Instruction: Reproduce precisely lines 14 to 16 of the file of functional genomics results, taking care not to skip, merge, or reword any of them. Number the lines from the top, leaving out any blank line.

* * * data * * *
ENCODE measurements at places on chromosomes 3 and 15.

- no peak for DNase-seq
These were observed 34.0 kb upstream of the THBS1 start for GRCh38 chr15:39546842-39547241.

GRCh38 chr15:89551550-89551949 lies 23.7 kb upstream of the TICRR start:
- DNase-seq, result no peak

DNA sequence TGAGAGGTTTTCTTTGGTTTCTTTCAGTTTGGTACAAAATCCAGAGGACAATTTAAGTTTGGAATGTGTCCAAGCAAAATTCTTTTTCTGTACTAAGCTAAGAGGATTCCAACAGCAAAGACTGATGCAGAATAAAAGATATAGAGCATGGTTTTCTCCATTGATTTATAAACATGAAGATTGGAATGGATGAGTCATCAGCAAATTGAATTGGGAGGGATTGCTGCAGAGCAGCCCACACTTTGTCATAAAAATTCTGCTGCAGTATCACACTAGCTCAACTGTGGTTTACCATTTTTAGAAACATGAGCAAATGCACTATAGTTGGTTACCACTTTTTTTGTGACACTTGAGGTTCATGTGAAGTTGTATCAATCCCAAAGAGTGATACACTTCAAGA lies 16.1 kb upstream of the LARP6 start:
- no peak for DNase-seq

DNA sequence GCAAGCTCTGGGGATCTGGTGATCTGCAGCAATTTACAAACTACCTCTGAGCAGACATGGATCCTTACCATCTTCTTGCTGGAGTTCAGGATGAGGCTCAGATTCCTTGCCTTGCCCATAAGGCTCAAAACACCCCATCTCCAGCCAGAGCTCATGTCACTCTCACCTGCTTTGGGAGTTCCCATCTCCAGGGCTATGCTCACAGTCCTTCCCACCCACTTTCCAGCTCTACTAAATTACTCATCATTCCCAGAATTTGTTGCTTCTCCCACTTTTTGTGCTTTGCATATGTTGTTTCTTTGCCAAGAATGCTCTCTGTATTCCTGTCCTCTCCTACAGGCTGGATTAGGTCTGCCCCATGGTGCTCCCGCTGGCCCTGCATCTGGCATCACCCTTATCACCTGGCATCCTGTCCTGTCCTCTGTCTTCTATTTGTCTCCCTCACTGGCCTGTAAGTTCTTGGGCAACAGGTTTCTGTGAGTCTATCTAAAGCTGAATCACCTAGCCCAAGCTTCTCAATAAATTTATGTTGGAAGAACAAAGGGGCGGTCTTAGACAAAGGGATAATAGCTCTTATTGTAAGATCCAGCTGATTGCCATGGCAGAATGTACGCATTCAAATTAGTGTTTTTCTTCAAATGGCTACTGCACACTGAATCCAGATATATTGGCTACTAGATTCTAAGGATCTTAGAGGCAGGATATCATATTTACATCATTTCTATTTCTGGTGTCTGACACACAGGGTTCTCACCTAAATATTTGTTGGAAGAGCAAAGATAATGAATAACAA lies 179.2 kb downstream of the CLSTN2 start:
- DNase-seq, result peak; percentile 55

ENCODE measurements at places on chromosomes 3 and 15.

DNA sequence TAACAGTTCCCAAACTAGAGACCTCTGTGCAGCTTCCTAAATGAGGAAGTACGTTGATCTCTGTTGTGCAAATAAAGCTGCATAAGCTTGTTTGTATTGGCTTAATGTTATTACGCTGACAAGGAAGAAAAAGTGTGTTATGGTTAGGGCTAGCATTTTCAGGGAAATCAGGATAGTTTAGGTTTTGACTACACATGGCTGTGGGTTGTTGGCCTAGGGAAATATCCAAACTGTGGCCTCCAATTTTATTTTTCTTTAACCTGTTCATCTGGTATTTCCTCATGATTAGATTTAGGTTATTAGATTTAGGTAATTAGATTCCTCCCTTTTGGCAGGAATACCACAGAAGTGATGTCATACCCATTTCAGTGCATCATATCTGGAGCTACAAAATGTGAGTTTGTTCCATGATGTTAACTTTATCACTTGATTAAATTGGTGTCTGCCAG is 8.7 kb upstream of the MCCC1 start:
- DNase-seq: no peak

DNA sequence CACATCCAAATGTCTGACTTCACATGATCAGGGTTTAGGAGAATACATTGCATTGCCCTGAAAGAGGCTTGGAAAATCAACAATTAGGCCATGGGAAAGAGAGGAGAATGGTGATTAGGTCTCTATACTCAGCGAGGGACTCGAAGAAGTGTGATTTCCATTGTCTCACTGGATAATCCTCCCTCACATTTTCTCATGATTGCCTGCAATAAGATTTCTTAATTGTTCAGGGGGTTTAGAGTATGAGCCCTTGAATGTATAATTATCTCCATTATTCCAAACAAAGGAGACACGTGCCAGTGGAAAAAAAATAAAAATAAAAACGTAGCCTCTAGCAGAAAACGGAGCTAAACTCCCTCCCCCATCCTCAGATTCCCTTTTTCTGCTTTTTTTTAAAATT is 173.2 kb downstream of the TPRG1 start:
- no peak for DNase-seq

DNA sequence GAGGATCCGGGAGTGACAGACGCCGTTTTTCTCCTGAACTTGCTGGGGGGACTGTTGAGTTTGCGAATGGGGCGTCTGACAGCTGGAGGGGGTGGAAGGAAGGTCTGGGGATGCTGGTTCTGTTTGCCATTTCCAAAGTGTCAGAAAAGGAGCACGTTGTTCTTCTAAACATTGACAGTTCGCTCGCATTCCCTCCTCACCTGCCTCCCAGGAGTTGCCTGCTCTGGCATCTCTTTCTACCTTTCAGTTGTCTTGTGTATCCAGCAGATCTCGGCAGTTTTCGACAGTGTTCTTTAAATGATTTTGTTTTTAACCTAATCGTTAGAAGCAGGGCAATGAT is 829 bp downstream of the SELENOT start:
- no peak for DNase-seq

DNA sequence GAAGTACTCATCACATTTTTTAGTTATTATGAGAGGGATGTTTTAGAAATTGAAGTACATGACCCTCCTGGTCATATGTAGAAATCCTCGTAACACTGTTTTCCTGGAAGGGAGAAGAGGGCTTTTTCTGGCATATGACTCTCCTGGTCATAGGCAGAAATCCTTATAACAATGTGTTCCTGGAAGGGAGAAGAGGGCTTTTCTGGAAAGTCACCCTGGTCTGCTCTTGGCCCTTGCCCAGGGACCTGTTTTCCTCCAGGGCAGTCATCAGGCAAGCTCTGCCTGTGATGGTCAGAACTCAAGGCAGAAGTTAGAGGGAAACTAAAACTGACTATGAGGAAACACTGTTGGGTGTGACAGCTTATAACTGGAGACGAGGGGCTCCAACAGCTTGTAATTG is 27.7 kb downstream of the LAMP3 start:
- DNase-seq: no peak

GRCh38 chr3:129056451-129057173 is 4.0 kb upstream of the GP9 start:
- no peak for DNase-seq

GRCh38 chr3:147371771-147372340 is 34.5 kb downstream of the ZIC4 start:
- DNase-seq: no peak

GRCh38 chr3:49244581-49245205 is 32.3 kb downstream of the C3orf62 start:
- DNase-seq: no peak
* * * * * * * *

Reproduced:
- no peak for DNase-seq

DNA sequence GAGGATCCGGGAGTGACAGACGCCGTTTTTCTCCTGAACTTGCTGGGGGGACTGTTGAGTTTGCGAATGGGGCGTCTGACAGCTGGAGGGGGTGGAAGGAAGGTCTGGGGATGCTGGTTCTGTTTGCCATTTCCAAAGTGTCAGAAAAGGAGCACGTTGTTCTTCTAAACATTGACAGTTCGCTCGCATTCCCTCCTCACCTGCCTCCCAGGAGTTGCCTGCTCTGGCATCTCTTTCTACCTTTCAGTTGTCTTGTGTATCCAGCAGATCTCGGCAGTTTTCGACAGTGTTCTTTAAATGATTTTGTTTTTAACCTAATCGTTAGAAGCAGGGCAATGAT is 829 bp downstream of the SELENOT start:
- no peak for DNase-seq